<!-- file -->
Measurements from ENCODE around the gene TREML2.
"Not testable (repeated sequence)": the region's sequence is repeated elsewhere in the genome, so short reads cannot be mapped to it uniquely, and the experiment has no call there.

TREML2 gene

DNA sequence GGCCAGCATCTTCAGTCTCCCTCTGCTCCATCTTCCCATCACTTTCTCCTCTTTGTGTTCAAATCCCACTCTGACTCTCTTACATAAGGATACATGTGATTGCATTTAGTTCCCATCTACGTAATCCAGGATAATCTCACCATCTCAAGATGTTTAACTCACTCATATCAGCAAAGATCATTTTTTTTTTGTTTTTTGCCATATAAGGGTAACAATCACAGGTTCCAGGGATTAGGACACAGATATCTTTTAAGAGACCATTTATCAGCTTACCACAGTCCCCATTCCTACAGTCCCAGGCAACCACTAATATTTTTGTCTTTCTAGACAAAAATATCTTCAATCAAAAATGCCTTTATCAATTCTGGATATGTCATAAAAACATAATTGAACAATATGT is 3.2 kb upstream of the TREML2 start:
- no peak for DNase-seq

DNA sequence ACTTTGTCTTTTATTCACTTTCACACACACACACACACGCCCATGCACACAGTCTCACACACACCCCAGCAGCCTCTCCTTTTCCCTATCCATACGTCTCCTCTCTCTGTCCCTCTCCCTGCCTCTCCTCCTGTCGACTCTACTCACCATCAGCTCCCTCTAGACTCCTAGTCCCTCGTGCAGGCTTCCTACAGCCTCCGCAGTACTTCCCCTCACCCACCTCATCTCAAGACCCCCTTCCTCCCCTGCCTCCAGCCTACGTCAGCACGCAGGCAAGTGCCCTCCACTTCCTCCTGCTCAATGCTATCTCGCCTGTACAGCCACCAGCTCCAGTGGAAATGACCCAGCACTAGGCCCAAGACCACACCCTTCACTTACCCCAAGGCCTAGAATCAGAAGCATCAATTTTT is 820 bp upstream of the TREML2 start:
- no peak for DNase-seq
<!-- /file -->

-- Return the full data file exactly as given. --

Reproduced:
Measurements from ENCODE around the gene TREML2.
"Not testable (repeated sequence)": the region's sequence is repeated elsewhere in the genome, so short reads cannot be mapped to it uniquely, and the experiment has no call there.

TREML2 gene

DNA sequence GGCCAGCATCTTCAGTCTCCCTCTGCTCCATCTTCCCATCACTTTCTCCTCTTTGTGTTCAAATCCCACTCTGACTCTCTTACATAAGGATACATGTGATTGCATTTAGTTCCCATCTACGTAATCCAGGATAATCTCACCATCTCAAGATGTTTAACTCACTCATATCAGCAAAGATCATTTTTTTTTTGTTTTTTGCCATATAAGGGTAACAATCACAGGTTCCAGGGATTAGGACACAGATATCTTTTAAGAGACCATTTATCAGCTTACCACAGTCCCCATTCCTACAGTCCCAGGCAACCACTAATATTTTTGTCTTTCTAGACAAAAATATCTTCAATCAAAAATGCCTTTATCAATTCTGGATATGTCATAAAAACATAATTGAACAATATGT is 3.2 kb upstream of the TREML2 start:
- no peak for DNase-seq

DNA sequence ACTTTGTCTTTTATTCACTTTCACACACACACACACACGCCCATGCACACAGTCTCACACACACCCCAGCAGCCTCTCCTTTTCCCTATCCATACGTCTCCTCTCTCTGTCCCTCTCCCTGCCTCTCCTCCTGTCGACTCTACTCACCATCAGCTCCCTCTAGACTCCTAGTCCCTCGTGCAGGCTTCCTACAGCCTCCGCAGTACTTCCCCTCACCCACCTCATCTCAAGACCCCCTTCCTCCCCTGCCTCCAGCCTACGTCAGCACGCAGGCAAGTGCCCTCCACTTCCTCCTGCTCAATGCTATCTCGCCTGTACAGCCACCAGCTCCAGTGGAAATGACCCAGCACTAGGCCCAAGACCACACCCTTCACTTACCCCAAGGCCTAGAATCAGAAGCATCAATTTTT is 820 bp upstream of the TREML2 start:
- no peak for DNase-seq